Game Design,  Travel

building a game about the berlin wall

When I visited Berlin, I was struck by how profoundly the city impacted me in the 2-3 days I was there.  Wandering around on foot from the Brandenburg Gate to Checkpoint Charlie to the Reichstag Building, I was surrounded by the heaviness of the capital’s history, and yet a sense of optimism.  Berlin tugs both ways – a highly technologically advanced, efficient, socially aware city that bears this burden of what was World War II, and more recently, the Cold War.

TL; DR: Click the link below to play The Wall:

Fast forward a few months and I was sitting in the bullpen – the shared room for 70+ Masters of Entertainment Technology students – at Carnegie Mellon University, late on Thanksgiving night.  For the first time in weeks, the room was nearly empty because of the holiday.  But, used to the constancy of the game development cycle, game designer Julian Toker and I were there, half out of habit, half out of compulsion, to make a new game.

Inspiration for a game for change

The topic was a game for change.  We planned to make a game for the Games For Change festival (which I would later end up attending and thoroughly enjoying).  It was that lingering dichotomous feeling of Berlin that inspired my suggestion, “We should make a game about the Berlin Wall.”


Julian jumped at the idea.  Crossing the wall naturally lent itself to game mechanics, and he created several paper prototypes that night, while I researched and read everything I could about the Berlin Wall.

Soon after, we teamed up with programmer Akshay Ramesh and artist Wenyu Jiang for our endeavour, and building The Wall began in earnest.

Designing an educational game

It was important to me for the game to be historically accurate.  We had four levels representing different stages of the Berlin Wall from when it was first built to it being reinforced and finally torn down.  We had defectors crossing the death strip using methods I read up from actual attempts.

There’s this added layer of making something educational where you want to “teach” your players.  While making The Wall, I was conscientious about putting in synopses that I’d written, newspaper headline style, describing the successful and unsuccessful attempts at crossing the Berlin Wall through the years.  Where I could, I would include the names of defectors, and the years they lived.

The conundrum was, of course, that few people were likely to read these informational screens in between scenes, no matter how succinct I made them.  How then, was this game going to be educational?

Turns out I needn’t have worried about that.

Because we were so clear in our vision of what the game was, we had put a lot of effort into making the gameplay itself a representation of crossing the Berlin Wall.  The articles are there for your interest, and can be skipped.  Whether you read the accounts of defectors or not, whether you remember what year the wall was reinforced, you’ve played the game.  And that’s the important part.

How do you measure learning?

Asking if someone has “learned” something by quizzing them about dates and names and figures is asking the wrong question.  So when I ask if someone has learned something from The Wall, the questions I ask are more abstract, but judge learning a lot better than hard facts.

Assessment of learning from The Wall:

  1. What are some ways people tried to get across the wall?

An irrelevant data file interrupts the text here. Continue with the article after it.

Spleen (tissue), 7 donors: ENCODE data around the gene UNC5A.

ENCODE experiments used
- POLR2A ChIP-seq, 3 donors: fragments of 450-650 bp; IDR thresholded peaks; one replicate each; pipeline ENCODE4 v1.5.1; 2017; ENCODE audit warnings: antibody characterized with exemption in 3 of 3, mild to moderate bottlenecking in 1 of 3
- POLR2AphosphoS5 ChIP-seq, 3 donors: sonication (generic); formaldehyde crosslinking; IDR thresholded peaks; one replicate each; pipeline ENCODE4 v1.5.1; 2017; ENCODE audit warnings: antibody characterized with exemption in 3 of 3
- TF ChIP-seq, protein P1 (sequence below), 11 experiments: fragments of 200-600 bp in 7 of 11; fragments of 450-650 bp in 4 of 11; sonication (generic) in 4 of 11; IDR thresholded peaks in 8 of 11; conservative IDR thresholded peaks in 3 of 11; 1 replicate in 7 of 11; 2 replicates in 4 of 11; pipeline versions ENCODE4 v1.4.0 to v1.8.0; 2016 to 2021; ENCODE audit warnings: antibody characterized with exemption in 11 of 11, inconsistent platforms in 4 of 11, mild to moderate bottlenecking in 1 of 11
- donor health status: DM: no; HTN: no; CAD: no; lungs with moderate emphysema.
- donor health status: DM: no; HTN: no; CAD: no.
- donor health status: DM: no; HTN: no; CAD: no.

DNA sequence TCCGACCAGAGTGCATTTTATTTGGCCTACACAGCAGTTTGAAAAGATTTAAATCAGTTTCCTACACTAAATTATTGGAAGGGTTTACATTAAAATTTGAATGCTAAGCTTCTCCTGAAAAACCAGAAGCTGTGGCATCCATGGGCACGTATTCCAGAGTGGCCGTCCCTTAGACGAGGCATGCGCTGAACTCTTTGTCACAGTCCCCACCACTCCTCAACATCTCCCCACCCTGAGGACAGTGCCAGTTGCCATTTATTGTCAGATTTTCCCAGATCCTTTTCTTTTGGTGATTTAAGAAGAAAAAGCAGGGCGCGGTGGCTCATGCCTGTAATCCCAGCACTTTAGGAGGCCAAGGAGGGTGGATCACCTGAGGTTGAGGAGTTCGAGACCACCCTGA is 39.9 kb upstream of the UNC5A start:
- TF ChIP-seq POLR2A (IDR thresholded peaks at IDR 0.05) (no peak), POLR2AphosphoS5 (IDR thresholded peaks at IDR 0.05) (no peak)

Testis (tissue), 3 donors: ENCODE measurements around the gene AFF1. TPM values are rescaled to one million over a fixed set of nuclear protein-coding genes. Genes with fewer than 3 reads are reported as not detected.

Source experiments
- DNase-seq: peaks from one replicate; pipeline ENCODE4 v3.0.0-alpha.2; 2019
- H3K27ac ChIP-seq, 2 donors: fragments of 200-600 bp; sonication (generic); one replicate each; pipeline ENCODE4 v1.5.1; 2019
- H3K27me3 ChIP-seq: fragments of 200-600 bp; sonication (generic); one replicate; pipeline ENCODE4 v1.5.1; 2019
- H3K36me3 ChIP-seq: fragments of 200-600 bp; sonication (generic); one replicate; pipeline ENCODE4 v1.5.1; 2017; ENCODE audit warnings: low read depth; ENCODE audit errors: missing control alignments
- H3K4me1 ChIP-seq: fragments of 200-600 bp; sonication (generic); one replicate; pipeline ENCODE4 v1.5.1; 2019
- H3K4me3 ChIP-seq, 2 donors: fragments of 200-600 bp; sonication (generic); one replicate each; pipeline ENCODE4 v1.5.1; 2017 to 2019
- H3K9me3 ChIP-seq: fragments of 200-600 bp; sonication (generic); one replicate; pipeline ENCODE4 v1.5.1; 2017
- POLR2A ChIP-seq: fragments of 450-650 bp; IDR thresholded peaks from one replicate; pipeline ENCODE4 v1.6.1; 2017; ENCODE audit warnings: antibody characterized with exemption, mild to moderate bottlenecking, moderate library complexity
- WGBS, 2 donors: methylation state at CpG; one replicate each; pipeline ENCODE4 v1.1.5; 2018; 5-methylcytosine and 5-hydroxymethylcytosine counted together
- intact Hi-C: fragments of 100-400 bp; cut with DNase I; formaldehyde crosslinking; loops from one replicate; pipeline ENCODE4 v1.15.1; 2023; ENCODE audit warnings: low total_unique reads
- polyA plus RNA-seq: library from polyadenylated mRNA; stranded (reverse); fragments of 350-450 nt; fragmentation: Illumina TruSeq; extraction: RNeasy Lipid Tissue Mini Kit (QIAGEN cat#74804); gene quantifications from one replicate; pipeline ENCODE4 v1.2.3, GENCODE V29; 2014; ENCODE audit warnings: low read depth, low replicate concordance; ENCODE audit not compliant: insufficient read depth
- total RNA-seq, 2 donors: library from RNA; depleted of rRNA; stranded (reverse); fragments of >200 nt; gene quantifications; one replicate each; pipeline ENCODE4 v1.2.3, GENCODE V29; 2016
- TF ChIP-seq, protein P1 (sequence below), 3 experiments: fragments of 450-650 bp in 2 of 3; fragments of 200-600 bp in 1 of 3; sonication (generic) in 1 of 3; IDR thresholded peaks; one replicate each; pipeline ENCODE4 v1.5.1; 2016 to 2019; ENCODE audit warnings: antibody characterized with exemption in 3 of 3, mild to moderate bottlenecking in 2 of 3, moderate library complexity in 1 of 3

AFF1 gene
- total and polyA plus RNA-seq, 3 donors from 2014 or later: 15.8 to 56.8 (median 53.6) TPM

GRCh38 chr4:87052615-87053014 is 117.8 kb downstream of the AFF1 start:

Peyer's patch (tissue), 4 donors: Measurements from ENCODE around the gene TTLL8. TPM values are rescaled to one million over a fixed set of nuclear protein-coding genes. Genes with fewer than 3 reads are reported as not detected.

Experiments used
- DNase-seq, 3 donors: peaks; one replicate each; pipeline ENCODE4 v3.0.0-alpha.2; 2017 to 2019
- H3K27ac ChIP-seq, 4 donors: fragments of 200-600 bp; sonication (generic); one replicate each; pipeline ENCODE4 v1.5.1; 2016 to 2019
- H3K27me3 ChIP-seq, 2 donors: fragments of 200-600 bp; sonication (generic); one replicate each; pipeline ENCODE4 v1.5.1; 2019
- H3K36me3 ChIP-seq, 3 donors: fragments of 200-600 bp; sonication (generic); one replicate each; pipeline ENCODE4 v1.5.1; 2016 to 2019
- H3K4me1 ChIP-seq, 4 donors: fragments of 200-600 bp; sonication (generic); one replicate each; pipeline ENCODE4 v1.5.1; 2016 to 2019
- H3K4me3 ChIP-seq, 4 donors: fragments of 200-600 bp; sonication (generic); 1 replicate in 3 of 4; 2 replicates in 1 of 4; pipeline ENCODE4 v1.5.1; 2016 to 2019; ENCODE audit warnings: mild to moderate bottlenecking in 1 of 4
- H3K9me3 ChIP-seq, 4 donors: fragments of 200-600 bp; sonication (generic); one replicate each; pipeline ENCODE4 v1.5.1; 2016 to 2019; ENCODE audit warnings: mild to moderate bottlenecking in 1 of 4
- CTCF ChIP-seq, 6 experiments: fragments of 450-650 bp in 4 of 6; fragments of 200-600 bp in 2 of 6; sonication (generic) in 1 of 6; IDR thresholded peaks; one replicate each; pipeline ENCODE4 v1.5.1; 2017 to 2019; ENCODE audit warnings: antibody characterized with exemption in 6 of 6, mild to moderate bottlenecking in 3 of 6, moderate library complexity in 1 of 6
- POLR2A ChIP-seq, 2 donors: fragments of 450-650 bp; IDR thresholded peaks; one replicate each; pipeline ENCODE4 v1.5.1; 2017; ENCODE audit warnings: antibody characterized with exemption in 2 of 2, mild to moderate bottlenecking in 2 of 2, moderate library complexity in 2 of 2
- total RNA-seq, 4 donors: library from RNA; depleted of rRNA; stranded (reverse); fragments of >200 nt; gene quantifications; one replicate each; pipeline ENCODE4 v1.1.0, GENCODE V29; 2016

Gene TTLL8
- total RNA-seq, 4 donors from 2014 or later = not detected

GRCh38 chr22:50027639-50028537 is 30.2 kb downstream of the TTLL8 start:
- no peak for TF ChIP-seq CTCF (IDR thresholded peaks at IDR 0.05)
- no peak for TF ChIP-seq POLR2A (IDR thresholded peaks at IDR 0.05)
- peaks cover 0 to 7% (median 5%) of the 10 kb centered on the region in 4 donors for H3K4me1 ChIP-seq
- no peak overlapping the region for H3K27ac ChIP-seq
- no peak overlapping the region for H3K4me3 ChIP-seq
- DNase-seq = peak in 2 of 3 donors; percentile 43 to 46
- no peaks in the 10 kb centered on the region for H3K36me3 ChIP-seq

• Players name running, swimming, ballooning, ziplines, tunnels… (all of these were actual ways defectors tried to cross the Berlin Wall that we included in the game)
    • Often they say they didn’t know that people tried to cross the Berlin Wall that way, and they are impressed or fascinated by the more unique methods employed
  2. What did the Berlin Wall look like?  How did it change?
    • “There was one wall and then there were two” or “It got a lot taller” or “They added barbed wire in one of the levels” are all good answers
  3. What prevented you from finishing the level?
    • Mentioning they got shot by a guard in a guard tower, or the dog found them, shows that they know about some of the ways the Death Strip was patrolled and how defectors were caught
  4. What direction were you going?
    • “The game is backwards, it’s right to left”… You mean, east to west? 🙂

Answers to these questions show real signs of learning, of coming away from the game with a little more knowledge than before.

Finally, I like to ask one more question:

  1. How did you feel playing the game?
    • Scared
    • Panicked
    • Frustrated because I kept dying
    • Running out of time
    • Couldn’t go back

As much as learning is about gaining knowledge, I think it’s also about having a new feeling or impression of something.  I learned a lot during my trip to Berlin, and most of it is still wrapped up in this mixed emotion of the past and future mingling in the streets to create a broken and yet forward-striving city.  Years later, I still haven’t unpacked it all, nor can I fully put it into words.


Learning is more than being able to remember facts

I hope The Wall gives players more than just a few facts about the Cold War.  I hope it inspires people to learn more on their own, about the topics it barely touches on, when they close the game.  And most of all, I hope it evokes a feeling.  Because that’s what learning is.

The Wall was developed in about two weeks.  You can read more about our game development process here.  Akshay and I have recently dusted it off and cleaned it up for Unity 2019.  It is available to play at the link below.

Click the link below to play The Wall, a game about Berlin during the Cold War: